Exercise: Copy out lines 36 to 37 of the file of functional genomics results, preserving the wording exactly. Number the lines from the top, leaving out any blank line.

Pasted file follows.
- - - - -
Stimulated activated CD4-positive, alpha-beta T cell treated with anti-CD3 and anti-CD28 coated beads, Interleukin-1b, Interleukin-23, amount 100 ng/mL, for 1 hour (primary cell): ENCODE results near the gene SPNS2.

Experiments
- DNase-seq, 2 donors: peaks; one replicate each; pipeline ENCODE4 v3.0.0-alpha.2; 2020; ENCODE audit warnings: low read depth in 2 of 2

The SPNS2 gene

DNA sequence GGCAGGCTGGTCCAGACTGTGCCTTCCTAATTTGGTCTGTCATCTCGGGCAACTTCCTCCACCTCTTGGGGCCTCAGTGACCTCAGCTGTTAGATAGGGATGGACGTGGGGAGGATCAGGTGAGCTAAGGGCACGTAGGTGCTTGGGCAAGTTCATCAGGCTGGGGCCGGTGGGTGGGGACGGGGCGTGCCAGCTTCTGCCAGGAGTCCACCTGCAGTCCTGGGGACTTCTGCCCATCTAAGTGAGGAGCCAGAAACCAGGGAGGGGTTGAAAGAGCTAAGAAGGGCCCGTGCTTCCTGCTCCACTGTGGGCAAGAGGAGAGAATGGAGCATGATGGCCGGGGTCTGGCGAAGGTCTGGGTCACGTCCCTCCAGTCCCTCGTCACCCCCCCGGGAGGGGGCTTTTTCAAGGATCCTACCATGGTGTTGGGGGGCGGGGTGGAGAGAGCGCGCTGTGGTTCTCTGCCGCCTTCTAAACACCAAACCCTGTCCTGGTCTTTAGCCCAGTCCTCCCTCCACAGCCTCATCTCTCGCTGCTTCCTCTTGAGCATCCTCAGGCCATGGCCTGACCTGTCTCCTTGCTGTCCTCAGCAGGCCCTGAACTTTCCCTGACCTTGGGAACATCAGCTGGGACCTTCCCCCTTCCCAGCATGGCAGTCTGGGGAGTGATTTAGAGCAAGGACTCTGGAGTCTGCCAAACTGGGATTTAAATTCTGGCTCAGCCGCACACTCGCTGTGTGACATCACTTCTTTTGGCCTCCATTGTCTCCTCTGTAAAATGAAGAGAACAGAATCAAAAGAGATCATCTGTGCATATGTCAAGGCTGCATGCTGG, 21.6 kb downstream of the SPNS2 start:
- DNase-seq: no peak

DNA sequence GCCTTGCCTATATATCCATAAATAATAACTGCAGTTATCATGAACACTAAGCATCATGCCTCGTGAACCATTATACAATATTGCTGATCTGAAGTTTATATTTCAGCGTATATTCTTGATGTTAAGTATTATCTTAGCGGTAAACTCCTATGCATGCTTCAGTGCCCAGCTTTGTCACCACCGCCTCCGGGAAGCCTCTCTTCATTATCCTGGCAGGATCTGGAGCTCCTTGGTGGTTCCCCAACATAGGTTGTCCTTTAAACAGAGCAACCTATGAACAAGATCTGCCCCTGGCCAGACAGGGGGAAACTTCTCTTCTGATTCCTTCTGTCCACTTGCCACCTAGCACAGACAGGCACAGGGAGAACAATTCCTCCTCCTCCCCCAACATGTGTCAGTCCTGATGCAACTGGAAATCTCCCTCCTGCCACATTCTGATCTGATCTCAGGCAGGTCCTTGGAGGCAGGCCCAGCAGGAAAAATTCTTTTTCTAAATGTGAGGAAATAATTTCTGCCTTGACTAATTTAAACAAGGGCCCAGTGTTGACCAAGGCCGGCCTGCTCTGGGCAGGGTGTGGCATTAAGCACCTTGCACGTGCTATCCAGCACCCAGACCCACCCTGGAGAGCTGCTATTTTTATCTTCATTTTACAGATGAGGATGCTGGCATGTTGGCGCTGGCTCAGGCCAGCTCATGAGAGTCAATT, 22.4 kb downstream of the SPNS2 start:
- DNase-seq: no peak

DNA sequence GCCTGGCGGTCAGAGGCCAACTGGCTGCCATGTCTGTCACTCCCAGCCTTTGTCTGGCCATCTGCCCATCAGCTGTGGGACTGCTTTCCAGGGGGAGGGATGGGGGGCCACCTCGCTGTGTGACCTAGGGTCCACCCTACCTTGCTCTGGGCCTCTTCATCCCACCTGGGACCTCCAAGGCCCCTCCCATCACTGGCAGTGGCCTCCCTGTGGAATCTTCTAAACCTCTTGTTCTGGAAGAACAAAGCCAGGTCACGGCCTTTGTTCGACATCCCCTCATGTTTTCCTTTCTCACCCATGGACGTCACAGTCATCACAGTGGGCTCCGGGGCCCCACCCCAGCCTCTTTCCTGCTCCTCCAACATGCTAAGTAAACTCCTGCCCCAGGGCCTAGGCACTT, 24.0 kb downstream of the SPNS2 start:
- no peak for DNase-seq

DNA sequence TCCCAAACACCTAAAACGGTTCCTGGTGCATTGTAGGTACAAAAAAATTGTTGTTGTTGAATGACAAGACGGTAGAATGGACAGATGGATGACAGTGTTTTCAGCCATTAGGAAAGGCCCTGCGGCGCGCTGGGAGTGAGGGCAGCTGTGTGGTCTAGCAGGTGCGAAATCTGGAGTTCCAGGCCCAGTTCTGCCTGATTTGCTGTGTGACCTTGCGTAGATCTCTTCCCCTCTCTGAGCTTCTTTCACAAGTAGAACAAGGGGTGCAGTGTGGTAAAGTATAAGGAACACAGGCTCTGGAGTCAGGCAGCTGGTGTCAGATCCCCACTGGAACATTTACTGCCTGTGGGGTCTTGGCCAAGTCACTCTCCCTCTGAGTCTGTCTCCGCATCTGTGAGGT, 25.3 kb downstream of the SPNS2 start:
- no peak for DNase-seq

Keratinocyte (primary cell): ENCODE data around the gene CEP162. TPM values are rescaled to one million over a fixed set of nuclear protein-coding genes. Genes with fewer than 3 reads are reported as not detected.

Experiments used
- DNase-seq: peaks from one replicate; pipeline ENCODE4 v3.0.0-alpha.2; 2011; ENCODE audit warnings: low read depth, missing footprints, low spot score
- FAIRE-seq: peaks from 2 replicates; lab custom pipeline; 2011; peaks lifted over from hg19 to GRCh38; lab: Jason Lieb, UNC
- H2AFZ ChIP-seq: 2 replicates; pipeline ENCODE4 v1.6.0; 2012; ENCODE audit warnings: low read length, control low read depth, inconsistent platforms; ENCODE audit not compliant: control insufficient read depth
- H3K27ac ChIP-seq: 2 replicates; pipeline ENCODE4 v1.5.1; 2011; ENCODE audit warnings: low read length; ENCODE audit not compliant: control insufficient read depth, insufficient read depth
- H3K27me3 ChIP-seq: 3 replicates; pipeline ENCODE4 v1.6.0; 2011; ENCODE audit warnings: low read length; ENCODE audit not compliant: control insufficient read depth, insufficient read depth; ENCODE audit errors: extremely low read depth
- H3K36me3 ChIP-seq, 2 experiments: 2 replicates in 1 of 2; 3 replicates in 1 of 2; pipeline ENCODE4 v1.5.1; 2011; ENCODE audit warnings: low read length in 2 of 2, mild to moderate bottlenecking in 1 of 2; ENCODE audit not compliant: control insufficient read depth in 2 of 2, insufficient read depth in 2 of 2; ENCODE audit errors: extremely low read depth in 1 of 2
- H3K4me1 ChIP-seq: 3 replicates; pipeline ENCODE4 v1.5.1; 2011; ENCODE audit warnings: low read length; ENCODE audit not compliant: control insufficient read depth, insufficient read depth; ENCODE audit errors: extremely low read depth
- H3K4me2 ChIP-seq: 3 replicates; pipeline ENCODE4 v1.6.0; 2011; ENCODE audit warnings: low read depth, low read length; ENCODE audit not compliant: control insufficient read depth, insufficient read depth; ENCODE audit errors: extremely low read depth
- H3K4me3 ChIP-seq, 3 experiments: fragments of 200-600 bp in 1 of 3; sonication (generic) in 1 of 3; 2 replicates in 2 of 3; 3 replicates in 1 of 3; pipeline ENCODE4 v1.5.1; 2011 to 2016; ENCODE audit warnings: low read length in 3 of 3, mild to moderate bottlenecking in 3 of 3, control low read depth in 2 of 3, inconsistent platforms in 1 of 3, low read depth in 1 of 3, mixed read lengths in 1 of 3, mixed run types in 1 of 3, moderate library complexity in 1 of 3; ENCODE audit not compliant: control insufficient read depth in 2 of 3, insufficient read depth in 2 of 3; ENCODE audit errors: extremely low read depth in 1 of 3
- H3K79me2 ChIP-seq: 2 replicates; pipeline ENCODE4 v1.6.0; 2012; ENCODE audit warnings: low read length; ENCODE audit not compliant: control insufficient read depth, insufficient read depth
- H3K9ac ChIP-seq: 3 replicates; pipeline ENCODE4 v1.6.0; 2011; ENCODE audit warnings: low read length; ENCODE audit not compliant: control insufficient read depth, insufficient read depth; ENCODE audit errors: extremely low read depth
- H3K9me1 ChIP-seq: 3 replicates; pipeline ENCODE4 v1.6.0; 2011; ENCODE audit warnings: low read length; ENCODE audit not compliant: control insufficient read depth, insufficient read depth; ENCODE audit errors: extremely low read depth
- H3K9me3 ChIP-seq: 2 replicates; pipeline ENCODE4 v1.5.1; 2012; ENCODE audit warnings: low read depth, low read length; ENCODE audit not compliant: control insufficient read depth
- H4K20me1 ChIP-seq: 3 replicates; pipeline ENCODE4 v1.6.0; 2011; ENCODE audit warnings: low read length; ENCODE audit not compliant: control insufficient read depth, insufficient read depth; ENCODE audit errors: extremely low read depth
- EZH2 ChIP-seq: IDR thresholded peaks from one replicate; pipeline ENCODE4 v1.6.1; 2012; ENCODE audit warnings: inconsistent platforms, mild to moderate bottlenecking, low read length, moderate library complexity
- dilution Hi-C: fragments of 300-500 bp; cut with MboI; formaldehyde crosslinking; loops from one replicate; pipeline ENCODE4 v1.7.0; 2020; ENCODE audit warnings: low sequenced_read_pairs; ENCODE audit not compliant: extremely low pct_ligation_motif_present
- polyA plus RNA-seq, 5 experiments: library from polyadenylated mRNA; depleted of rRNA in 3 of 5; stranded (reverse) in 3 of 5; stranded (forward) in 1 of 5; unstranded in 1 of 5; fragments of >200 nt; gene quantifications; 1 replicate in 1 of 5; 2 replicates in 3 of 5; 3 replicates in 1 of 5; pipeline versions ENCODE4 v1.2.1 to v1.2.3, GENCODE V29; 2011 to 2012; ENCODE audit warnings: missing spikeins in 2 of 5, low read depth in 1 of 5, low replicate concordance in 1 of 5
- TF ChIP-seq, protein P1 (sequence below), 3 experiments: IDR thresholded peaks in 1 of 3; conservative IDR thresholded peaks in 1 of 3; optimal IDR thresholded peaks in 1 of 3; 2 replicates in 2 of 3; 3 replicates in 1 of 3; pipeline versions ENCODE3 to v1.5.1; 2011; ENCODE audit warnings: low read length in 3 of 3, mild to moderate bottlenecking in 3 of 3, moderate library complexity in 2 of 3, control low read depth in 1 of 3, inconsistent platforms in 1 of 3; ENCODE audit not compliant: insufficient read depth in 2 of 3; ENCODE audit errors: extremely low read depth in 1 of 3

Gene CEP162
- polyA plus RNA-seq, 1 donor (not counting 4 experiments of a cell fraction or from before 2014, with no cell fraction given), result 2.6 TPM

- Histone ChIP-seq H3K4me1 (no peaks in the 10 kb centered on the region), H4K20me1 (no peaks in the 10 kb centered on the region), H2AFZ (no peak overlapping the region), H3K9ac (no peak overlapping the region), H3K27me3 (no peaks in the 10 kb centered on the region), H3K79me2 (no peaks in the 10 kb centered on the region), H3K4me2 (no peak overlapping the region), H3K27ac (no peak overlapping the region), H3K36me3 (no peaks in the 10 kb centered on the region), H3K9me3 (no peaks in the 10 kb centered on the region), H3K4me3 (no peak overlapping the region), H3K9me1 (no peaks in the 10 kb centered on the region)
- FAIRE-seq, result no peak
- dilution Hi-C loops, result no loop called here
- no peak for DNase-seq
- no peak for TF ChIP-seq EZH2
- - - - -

- FAIRE-seq, result no peak
- dilution Hi-C loops, result no loop called here